Ask the Experts: Incorporating Social Media


Q: My students are begging me to incorporate social media into their assignments. What are your thoughts on and ideas for using it in the classroom?

A: Though I tend to be wary of using social media in education, a couple of ideas do come to mind. I saw a very interesting presentation at the National Dance Education Organization conference last October. Sharon McCaman presented a workshop about using Instagram to make and share dance videos. The app has a built-in video function, but you must shoot sequentially. For this to work, McCaman encourages the students to storyboard their dances and choose their framing carefully. They can then choose whether or not to share their work. Though there are certainly better apps for shooting and editing video on tablets and phones, your students' familiarity with Instagram means they can get right to work without needing much of a tutorial. For an extra challenge, you can try the same exercise with Snapchat, an app that lets you record video for 10 seconds at a time. The time limit encourages dancers to be clear and precise with their choices.

Social media can be a powerful advocacy tool for your program. You can give parents, administrators and other educators a peek into your classroom. Plus, it can encourage other students to join your program, having seen your work. Perhaps best of all, once students get into the habit of making dances in class using social media, they may continue the creativity on their own.

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Securing the correct music licensing for your studio is an important step in creating a financially sound business. "Music licensing is something studio owners seem to either embrace or ignore completely," says Clint Salter, CEO and founder of the Dance Studio Owners Association. While it may seem like it's a situation in which it's easier to ask for forgiveness rather than permission—that is, to wait until you're approached by a music-rights organization before purchasing a license—Salter disagrees, citing Peloton, the exercise company that produces streaming at-home workouts. In February, Peloton settled a music-licensing suit with the National Music Publishers' Association out-of-court for an undisclosed amount. Originally, NMPA had sought $300 million in damages from Peloton. "It can get extremely expensive," says Salter. "It's not worth it for a studio to get caught up in that."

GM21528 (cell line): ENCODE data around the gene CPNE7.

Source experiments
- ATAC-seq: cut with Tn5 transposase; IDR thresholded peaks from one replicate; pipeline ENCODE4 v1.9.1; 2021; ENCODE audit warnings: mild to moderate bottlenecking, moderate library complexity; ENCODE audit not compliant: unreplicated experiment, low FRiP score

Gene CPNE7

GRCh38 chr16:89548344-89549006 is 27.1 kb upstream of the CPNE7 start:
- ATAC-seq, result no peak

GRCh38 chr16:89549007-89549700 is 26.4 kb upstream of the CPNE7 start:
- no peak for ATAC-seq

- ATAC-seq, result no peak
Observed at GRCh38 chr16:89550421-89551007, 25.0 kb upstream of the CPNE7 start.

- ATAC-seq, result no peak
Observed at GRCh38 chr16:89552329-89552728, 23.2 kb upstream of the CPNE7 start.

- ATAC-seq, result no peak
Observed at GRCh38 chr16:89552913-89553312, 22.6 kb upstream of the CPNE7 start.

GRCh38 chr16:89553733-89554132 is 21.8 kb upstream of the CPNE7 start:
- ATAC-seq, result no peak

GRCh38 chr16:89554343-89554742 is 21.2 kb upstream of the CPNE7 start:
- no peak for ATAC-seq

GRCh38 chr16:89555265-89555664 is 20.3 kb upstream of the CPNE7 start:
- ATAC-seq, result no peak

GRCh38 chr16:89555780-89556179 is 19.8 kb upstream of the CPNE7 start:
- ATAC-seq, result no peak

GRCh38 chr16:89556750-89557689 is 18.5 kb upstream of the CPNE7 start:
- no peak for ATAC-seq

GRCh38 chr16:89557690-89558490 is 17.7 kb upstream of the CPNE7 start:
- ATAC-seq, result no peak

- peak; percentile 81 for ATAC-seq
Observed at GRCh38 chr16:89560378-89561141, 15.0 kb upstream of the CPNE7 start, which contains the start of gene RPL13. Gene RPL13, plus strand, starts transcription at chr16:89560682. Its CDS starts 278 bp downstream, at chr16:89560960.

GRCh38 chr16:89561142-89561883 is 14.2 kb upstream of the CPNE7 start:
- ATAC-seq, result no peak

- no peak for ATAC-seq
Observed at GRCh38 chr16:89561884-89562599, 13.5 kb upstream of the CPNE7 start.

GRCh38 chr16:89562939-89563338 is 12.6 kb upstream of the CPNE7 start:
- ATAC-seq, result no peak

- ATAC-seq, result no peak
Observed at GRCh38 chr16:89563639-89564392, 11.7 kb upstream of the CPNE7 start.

As you continue to explore a hybrid online/in-person version of your class schedule, it's crucial that your music licenses include coverage for livestreamed instruction—which comes with its own particular requirements. Here are some answers to frequently asked questions about music licensing—in both normal times and COVID times—as well as some safe music bets that won't pose any issues.

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Teaching Tips
A 2019 Dancewave training. Photo by Effy Grey, courtesy Dancewave

By now, most dance educators hopefully understand that they have a responsibility to address racism in the studio. But knowing that you need to be actively cultivating racial equity isn't the same thing as knowing how to do so.

Of course, there's no easy answer, and no perfect approach. As social justice advocate David King emphasized at a recent interactive webinar, "Cultivating Racial Equity in the Classroom," this work is never-ending. The event, hosted by Dancewave (which just launched a new racial-equity curriculum) was a good starting point, though, and offered some helpful takeaways for dance educators committed to racial justice.

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Higher Ed
The author, Robyn Watson. Photo courtesy Watson

Recently, I posted a thread of tweets elucidating the lack of respect for tap dance in college dance programs, and arguing that it should be a requirement for dance majors.

According to, out of the 30 top-ranked college dance programs in the U.S., tap dance is offered at 19 of them, but only one school requires majors to take more than a beginner course—Oklahoma City University. Many prestigious dance programs, like the ones at NYU Tisch School of the Arts and SUNY Purchase, don't offer a single course in tap dance.

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